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Is it possible to get pregnant while breastfeeding?

By Karisa Ding


Medically reviewed by Sally Urang, MS, RN, CNM, midwife


February 2, 2021

Can you get pregnant while nursing? The short answer is yes, you can. But isn't breastfeeding a form of birth control? Well, it's true that breastfeeding can keep you from ovulating -- but only if you nurse your baby exclusively (no formula) and follow a few other rules carefully. Even then, it's not a good idea to rely on breastfeeding to prevent pregnancy.

Can you get pregnant while you’re breastfeeding?

Yes, you can. So if you don't want to have another baby just yet, your best bet is to use a reliable form of birth control as soon as you start having sex again after giving birth.

That said, it's also true that you may not get your period and fertility back for several months (or even longer) after giving birth, especially if you're exclusively breastfeeding your baby.

Can I get pregnant if I'm breastfeeding and haven’t gotten my period yet?

Yes! You could start ovulating again at any time without knowing it. That means it's possible to get pregnant before your period returns.

How? You're fertile around the time you ovulate, and that happens before you get your period – typically about two weeks earlier. So don't wait until you have a period to find a reliable birth control method.

Breastfeeding as birth control

Breast milk production delays the return of menstruation. Some women rely on this as a contraceptive technique. It's called the lactational amenorrhea method (LAM).

But in order to use this method properly, you have to meet certain criteria:

  • Your baby must be younger than 6 months old.

  • You have to breastfeed at least every four hours during the day and every six hours at night.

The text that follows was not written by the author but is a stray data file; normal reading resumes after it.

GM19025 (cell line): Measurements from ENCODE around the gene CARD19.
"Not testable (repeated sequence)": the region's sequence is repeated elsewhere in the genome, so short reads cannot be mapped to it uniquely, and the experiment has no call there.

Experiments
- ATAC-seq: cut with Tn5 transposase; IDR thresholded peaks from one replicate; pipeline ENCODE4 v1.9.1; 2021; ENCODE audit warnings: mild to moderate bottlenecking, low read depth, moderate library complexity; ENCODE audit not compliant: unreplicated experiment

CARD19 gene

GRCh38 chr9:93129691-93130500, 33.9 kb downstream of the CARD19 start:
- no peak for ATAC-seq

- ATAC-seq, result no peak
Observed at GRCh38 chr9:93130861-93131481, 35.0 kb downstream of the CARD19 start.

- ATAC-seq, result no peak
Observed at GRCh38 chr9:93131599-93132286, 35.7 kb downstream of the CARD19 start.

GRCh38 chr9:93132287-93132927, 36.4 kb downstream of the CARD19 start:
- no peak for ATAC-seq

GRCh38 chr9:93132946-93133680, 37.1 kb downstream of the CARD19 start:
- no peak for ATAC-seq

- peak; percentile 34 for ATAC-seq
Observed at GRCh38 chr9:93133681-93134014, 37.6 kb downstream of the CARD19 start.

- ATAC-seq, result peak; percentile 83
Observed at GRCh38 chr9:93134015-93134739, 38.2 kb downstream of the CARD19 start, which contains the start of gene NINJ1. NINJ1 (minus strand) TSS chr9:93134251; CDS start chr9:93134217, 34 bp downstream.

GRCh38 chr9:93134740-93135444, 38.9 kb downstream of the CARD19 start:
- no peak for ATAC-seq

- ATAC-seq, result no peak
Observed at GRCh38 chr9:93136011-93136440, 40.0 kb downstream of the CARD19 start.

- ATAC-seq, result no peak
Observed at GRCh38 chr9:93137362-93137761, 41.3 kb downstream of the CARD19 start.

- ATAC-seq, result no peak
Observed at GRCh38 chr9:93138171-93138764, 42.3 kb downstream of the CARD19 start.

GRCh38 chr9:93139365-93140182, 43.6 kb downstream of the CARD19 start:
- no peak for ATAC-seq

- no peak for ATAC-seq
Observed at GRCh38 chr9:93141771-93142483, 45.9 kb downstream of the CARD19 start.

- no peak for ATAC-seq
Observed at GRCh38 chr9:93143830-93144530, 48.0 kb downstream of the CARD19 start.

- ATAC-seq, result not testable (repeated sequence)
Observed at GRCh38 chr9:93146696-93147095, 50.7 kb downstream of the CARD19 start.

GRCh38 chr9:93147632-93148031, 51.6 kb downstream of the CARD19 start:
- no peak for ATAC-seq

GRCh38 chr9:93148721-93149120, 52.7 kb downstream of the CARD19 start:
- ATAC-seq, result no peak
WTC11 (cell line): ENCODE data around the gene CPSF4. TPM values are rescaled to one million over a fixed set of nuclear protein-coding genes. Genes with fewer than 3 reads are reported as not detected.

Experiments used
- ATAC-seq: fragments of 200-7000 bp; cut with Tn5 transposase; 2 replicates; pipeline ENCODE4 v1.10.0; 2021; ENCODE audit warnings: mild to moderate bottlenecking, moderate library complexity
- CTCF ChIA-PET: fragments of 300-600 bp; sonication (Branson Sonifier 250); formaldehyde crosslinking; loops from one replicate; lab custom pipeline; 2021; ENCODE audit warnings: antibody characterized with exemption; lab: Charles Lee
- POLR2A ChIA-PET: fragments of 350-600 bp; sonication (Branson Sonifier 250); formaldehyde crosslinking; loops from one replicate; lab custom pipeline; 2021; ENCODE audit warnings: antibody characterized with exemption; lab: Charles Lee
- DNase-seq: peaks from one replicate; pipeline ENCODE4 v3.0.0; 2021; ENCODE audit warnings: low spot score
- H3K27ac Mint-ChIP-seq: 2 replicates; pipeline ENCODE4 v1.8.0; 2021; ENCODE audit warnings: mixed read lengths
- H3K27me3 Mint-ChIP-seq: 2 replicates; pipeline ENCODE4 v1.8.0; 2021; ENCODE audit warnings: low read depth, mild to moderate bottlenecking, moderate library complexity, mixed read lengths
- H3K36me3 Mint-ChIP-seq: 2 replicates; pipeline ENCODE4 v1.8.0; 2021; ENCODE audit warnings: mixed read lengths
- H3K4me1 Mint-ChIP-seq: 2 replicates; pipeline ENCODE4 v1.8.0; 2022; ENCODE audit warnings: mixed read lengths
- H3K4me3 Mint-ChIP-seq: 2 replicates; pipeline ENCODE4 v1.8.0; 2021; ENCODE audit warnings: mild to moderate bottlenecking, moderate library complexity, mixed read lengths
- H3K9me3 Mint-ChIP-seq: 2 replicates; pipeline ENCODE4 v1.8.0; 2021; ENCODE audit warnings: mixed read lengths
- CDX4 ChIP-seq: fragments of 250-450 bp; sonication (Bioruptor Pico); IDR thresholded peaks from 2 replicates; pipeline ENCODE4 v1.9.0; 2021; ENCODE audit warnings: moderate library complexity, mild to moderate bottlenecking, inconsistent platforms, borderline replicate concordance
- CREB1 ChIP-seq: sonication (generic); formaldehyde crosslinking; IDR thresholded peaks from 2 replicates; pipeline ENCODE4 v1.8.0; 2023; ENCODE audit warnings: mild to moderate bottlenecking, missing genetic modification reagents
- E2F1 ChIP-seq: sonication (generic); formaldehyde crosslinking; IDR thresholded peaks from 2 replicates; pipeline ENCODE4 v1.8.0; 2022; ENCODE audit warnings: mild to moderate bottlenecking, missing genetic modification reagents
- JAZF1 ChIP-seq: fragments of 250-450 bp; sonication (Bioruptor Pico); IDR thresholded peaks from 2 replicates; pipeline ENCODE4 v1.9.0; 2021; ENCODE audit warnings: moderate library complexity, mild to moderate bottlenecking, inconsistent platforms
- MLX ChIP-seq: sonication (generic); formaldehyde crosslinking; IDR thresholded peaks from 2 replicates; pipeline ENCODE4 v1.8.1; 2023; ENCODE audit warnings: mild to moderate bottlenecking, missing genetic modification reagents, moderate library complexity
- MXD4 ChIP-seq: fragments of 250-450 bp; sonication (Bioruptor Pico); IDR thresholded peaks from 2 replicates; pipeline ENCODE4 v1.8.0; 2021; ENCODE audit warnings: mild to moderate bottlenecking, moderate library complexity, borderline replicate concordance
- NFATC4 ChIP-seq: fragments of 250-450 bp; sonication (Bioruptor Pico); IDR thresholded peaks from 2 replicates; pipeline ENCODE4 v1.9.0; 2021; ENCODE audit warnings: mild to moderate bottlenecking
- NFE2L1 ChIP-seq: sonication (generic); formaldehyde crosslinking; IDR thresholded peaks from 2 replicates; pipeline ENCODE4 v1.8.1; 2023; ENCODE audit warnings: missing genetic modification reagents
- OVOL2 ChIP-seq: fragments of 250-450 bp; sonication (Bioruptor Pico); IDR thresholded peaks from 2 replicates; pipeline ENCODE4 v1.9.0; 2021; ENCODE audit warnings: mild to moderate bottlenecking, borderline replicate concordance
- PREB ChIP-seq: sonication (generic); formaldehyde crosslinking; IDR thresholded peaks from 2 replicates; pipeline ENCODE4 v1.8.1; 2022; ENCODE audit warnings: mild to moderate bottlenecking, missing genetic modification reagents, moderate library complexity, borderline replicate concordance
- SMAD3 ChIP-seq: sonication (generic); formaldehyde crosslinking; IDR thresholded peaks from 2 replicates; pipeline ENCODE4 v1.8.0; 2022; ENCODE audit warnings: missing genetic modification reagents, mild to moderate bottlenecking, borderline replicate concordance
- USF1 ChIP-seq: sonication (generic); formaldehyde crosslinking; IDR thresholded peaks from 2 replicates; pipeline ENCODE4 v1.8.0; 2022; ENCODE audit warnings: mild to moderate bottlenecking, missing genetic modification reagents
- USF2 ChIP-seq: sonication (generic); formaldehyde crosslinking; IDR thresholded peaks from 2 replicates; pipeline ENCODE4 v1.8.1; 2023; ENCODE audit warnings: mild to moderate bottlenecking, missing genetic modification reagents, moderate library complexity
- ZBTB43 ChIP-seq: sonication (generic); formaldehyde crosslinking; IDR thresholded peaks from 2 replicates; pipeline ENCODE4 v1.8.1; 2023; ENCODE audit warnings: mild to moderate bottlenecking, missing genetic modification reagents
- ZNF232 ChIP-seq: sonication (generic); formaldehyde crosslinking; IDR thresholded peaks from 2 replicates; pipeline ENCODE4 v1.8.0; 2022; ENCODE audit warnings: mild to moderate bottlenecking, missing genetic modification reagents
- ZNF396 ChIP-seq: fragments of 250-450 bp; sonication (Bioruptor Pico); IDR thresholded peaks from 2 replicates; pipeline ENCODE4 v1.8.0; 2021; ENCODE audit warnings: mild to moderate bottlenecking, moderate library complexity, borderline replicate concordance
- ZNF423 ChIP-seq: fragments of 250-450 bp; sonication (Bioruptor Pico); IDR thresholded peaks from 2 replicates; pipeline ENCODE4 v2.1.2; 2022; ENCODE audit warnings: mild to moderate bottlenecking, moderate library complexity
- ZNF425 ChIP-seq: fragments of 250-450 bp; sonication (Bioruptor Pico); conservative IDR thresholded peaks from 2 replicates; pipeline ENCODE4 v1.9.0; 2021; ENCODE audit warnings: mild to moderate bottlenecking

• When using LAM, you can't supplement breastfeeding with formula. (Pumping instead of nursing and feeding your baby solids also make LAM less effective.)

LAM is reported to be 98 percent effective when you meet these conditions exactly. But the rate of effectiveness drops as your baby gets older and your situation changes – like when your baby starts solids or nurses less as she starts sleeping through the night, for example.

Few women in the United States rely solely on LAM to prevent pregnancy, partly because there are so many other easy contraceptive methods available. Also, few women in this country nurse their babies around-the-clock for six months.

If you want to use breastfeeding for natural family planning, talk with your healthcare provider or a lactation consultant about LAM – ideally before your baby is born.

Can breastfeeding interfere with my pregnancy if I do get pregnant?

It's generally considered safe to continue breastfeeding during pregnancy.

However, you may have some cramping when you nurse because it causes your body to produce small amounts of oxytocin (the hormone that causes contractions). In rare cases, it may be enough to cause preterm labor, so let your ob or midwife know if you think you're having contractions.

Primarily, though, the important thing is to make sure you get enough calories to support both the baby in your belly and the one you're nursing.

Also, consider waiting until your baby is at least a year old before you start trying to get pregnant again. Research suggests waiting one to two years after giving birth to conceive another child reduces the risk of pregnancy complications and other health problems.

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